Luzius Schuler is an award-winning Swiss pianist, keyboard player, composer and producer who also works as a theatre musician and video collaborator, as well as performing with ensembles such as Esche, The Lucerne Jazz Orchestra and Marena Whitcher’s Shady Midnight Orchestra. His previous work includes three albums with guitarist Tomas Sauter (Double Life, Mind Reader and The Faraway Nearby) as well as 2017’s Calvin’s Toboggan by Woodlander, a trio he formed with trumpeter Mats Spillman and drummer Jonas Ruther. Moon Is The Oldest TV is Schuler’s solo debut album.
Recorded at Studio Suze in Biel, near Bern, and inspired by a Paris art installation of the same name by the late artist Nam June Paik, the album is experimental in nature and represents a departure from the overt jazz character of Schuler’s previous work. Its technique consists of basic composition and recording being performed on a dilapidated upright piano and then enhanced with synthetic layers and computer effects, creating an “acoustic-synthetic blend”. How much “jazz” can be found here will depend on the attitude and perception of the listener, but classical and prog influences are legion.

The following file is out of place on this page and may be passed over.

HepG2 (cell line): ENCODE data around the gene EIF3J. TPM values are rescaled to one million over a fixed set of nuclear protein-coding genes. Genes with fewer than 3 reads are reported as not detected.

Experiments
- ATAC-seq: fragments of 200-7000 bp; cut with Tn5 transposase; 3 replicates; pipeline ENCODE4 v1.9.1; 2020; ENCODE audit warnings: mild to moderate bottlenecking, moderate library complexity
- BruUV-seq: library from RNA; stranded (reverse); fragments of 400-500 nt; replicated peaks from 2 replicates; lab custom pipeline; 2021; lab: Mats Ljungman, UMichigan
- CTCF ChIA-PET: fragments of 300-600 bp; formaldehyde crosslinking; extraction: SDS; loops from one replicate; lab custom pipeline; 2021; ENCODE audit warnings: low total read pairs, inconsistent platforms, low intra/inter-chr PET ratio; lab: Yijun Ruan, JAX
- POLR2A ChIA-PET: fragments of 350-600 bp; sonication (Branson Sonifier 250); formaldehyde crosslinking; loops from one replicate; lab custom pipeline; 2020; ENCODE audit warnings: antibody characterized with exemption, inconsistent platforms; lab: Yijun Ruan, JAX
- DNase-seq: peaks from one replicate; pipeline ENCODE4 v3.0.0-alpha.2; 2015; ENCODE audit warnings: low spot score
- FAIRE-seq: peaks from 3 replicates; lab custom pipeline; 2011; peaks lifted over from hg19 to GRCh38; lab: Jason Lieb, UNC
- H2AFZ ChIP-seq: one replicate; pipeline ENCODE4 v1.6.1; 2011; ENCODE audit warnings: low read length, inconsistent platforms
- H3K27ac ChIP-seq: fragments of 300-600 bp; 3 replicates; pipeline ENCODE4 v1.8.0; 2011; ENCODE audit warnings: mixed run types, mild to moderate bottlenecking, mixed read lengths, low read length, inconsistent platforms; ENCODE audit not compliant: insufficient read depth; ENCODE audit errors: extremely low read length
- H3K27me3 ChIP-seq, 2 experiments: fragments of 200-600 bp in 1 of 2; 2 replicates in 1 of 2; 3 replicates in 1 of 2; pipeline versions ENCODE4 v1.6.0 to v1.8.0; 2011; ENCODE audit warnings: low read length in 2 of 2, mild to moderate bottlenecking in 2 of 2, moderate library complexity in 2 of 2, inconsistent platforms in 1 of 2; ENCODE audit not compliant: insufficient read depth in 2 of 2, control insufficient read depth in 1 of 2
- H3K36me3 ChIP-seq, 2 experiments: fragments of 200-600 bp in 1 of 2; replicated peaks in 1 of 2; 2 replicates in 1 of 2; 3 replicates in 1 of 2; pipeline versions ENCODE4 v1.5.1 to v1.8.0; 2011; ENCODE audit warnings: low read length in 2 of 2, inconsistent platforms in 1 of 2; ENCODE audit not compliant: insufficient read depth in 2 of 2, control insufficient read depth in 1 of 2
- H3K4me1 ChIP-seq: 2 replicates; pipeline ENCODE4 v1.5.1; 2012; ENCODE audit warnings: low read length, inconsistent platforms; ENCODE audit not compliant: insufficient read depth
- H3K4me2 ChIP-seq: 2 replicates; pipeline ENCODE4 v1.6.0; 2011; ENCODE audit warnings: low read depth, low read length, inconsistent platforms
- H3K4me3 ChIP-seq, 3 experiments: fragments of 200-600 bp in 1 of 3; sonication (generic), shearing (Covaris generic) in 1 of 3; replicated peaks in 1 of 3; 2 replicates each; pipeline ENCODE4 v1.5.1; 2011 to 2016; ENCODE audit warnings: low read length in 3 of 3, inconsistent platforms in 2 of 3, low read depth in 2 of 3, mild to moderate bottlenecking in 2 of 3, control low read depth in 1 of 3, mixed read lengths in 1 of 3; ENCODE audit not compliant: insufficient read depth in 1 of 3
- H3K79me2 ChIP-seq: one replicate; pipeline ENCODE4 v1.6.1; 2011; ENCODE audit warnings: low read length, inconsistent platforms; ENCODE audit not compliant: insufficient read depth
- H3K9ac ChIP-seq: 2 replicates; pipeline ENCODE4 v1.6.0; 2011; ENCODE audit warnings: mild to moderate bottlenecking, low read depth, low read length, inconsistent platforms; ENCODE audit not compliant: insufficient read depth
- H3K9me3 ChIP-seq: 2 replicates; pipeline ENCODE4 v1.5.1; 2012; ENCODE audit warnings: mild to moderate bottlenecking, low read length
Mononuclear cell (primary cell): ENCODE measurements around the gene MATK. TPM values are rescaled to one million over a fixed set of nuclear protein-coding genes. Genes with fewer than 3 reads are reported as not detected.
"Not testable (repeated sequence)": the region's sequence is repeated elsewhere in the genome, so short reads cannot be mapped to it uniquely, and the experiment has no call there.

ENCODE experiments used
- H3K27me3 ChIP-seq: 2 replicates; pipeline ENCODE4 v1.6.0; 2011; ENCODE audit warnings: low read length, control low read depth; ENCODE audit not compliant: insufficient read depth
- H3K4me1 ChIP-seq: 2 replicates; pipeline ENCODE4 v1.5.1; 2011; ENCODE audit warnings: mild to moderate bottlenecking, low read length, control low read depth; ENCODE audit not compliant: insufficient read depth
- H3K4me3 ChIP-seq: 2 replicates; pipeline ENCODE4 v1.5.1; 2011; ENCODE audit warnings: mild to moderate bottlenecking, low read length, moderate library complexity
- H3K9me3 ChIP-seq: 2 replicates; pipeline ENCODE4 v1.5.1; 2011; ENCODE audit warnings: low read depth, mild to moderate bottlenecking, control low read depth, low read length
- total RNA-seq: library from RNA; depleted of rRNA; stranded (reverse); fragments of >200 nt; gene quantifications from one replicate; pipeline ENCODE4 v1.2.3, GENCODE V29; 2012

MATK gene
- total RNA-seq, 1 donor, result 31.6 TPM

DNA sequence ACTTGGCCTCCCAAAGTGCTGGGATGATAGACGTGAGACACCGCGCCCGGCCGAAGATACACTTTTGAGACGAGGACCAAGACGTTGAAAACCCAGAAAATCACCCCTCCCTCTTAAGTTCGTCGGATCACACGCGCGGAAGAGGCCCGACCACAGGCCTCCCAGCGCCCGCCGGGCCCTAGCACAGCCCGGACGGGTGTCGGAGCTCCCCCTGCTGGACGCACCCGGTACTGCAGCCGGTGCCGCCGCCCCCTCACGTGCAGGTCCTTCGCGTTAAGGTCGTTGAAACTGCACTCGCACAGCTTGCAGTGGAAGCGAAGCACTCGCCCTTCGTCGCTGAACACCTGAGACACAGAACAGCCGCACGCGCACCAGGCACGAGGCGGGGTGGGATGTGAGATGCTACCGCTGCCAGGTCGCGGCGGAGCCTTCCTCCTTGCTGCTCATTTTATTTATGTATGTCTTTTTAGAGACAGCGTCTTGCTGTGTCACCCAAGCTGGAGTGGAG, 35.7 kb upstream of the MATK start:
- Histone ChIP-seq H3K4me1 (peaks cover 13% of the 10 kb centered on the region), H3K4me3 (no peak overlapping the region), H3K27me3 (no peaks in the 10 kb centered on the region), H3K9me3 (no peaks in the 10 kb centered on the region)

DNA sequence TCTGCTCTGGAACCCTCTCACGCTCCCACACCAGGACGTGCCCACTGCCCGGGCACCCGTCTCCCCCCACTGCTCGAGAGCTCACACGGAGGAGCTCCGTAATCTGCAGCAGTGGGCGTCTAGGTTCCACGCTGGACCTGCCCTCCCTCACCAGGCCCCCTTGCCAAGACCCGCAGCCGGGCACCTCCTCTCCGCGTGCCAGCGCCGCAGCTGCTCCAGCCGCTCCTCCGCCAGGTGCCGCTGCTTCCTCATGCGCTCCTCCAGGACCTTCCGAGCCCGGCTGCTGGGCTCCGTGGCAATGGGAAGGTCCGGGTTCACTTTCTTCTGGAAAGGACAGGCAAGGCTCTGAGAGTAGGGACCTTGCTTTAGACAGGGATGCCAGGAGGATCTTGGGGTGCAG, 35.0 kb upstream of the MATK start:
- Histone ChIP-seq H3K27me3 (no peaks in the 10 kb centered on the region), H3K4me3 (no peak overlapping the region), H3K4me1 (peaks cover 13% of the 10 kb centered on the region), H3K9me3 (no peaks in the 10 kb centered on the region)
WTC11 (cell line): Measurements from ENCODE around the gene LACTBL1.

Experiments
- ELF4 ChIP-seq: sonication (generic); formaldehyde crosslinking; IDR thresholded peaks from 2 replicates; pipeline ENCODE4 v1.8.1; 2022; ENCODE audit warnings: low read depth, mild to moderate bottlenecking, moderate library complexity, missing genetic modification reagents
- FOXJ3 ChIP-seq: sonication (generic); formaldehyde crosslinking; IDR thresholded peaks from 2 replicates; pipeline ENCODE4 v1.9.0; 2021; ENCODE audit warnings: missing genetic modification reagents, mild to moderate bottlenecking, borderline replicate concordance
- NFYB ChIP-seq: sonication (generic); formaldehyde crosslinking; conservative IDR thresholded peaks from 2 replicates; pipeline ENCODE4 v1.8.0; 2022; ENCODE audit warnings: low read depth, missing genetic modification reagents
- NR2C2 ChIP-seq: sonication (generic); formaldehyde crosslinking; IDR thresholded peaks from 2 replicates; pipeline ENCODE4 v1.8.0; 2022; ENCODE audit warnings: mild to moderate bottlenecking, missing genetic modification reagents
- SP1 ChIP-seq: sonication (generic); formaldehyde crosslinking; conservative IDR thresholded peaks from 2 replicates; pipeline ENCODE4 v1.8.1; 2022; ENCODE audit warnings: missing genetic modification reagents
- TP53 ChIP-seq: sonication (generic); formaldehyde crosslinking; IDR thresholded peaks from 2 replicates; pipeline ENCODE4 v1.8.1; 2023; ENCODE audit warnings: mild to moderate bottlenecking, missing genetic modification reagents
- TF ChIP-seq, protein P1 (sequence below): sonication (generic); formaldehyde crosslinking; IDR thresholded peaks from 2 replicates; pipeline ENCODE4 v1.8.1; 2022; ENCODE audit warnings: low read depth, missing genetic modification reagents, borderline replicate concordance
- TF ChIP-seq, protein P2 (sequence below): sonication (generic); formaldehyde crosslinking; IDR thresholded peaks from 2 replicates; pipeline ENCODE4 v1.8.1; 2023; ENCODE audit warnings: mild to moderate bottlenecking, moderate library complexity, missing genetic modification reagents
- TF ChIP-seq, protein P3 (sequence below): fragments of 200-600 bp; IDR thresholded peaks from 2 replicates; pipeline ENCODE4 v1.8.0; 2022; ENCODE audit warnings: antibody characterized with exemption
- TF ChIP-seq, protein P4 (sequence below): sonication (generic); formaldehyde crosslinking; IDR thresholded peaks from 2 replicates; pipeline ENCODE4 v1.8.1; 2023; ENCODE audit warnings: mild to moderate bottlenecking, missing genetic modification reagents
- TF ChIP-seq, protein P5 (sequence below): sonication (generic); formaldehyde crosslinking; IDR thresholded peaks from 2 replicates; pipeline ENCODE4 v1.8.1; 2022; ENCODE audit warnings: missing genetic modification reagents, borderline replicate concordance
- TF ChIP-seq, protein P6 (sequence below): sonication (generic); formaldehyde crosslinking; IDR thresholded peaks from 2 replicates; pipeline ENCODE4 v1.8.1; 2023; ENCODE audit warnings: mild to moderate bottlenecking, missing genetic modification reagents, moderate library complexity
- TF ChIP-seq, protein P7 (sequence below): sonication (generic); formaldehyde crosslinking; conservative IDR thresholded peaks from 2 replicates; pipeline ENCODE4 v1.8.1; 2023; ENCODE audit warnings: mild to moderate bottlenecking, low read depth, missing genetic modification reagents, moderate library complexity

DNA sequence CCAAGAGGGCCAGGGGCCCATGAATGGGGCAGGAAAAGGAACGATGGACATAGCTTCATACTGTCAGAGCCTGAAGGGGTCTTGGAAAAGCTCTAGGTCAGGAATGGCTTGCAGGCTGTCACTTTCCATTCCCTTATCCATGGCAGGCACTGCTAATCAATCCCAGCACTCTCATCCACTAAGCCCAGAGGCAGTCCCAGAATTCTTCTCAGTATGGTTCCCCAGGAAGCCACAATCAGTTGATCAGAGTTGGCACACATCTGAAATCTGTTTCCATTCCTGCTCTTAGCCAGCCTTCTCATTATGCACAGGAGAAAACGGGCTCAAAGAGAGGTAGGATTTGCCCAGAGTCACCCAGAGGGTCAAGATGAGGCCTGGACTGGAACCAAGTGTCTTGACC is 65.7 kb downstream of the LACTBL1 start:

The set is introduced by Tango Island, whose slow, plaintive piano part is gradually joined by eerie, space-age synthesiser sounds, with a few cyber effects rounding things off. The Schwoon continues with pensive bottom-end piano before ethereal synths usher in even deeper, slower piano, establishing a sombre tone. By contrast, the brief but lofty Zamma, with its swirling synthesiser spirals, lifts the mood considerably, while Nocturno returns to a dreamier, classically inspired approach, its more structured melody occasionally punctuated by mildly discordant right-hand piano peaks and repeating trills before pausing to admit synths and programmed percussion towards the close.
Akiperu, with its sweet pairing of piano and synthesiser, the playful minor chords of Rolling, and the shorter Round Dance, all continue in the same vein as the preceding selections, with an either slow or medium-paced pairing of the two principal elements, while Gloss, by turns pensive and ponderous, hovers in a single teasing piano key before lower, doom-laden tones take over. The closing Laub keeps faith with this dominant mood while featuring some high piano flourishes over the now obligatory synthetic accompaniment.
While the artist has an outstanding jazz track record, this offering really moves away from that into minimalist classical territory, with strong nods to the prog influence. The mood of the compositions is unvaried and might have stimulated a little more interest with the inclusion of some peaks and troughs, both in terms of tempo and emotion. That said, the composition and execution are solid and will surely satisfy devotees of this kind of ambient neo-classical approach.
Tango Island; The Schwoon; Zamma; Nocturno; Akiperu; Rolling; Round Dance; Gloss; Laub (38.02)
Schuler (p, syn). Biel, Switzerland, 2019.
Ronin Rhythm Records LC-15239